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Indicators of School Crime and Safety, 2003
Executive Summary

Foreword

Acknowledgments

Violent Deaths at School

Nonfatal Student Victimization-Student Reports

Violence and Crime at School-Public School Reports

Nonfatal Teacher Victimization at School-Teacher Reports

School Environment

Figures

Full Report (PDF) (PDF - 1152 KB)

-Supplemental Tables (PDF - 224 KB)

-Standard Error Tables (PDF - 186 KB)

-Appendix A   Technical Notes (PDF - 113 KB)

-Appendix B   Glossary of Terms (PDF - 45 KB)

-Excel Tables   Zip Format (207 KB)

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Violent deaths at school and away from school

1. Violent deaths at school and away from school

In each school year from July 1, 1992 to June 30, 2000, youth ages 5-19 were at least 70 times more likely to be murdered away from school than at school.

Violent deaths in schools are tragic events that affect not only the individuals and families directly involved, but also everyone in the schools and communities where they occur. In the 2001-02 school year, 17 school-aged youth were victims of a school-associated violent death. In this indicator, a school-associated violent death is a homicide, suicide, legal intervention (involving a law enforcement officer), or unintentional firearm-related death in which the fatal injury occurred on the campus of a functioning elementary or secondary school in the United States. Deaths that occurred while the victim was on the way to or from regular sessions at school, or while the victim was attending or traveling to or from an official school-sponsored event, were also considered a school-associated violent death. Victims of school-associated violent deaths include students, staff members, and other nonstudents. Data were drawn from a number of data sets to enable comparisons of homicides and suicides at school and away from school. Data for school-associated violent deaths during the 1999-2000 through 2000- 01 school years are preliminary.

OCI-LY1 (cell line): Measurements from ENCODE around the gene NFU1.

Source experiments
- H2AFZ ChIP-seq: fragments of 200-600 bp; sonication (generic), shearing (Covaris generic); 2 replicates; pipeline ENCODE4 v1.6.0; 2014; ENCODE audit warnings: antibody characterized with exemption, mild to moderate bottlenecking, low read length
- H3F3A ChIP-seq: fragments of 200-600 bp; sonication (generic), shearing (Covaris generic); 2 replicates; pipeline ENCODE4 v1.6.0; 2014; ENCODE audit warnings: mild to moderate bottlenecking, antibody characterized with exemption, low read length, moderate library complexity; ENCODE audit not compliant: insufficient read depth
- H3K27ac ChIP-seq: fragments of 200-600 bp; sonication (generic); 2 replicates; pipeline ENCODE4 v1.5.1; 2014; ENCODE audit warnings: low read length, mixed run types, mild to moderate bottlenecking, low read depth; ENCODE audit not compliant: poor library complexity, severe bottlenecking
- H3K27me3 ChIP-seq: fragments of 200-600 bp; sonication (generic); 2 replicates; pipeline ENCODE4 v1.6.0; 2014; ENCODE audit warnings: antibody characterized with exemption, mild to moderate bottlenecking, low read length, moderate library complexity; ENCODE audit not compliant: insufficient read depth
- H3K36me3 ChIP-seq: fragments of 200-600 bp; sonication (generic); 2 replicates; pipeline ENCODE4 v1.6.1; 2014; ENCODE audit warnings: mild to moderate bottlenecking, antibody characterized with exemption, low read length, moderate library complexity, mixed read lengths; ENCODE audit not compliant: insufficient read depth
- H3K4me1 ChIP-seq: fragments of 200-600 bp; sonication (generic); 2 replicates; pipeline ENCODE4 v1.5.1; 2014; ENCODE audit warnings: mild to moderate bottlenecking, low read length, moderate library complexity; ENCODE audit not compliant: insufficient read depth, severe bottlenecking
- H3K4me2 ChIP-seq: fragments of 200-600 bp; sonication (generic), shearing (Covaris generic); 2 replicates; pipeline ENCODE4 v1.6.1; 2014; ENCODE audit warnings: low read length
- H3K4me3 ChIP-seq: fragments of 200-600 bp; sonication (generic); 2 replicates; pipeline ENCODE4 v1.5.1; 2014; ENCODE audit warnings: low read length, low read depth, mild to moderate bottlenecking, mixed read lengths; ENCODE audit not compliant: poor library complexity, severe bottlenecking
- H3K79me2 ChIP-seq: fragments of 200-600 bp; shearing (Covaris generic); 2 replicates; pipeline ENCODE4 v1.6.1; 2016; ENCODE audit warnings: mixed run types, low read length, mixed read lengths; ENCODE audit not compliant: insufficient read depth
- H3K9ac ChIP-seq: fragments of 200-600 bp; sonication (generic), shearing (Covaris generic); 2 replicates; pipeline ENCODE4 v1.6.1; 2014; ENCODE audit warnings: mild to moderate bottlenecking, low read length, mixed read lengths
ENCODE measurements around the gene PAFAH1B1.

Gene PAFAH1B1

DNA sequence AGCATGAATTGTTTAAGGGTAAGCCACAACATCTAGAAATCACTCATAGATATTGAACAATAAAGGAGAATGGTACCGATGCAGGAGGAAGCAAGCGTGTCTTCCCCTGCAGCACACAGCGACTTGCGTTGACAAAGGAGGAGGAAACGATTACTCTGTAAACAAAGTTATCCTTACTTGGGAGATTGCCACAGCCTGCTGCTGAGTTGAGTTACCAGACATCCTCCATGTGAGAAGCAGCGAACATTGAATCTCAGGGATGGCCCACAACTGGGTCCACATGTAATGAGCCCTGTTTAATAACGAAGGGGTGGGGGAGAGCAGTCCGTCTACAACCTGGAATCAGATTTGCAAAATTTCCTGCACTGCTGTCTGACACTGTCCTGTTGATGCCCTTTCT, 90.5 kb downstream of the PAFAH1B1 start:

In the most recent school year for which data from all sources are available, from July 1, 1999 to June 30, 2000, there were 32 school-associated violent deaths (table 1.1). Of these violent deaths, 24 were homicides and 8 were suicides. Sixteen of the homicides and 6 of the suicides were of school-aged youth (ages 5-19) at school (figure 1.1 and table 1.1). Combined, this translates into less than 1 homicide or suicide of a school-aged youth at school per million students enrolled during the 1999-2000 school year.1 Away from school, during roughly the same time period, there were 2,124 homicides and 1,922 suicides of youth ages 5-19.

From July 1, 1992 to June 30, 2000, 390 school-associated violent deaths occurred on campuses of U.S. elementary or secondary schools. Of these violent deaths, 234 were homicides and 43 were suicides of school-aged youth (ages 5-19). Away from school during roughly the same period,2 24,406 children ages 5-19 were victims of homicide and 16,735 children committed suicide. In each school year, youth were at least 70 times more likely to be murdered away from school than at school.

Between July 1, 1992 and June 30, 1998, no consistent pattern of increase or decrease was observed in the number of homicides or suicides of school-aged youth at school (figure 1.2 and table 1.1). During this period, between 28 and 34 homicides and between 1 and 7 suicides of school-aged youth occurred at school in each year. However, from July 1, 1998 to June 30, 2002, there has been a decline in the number of homicides at school, from 33 homicides of youth at school during the 1998-99 school year, to 14 during the 2001-2002 school year.

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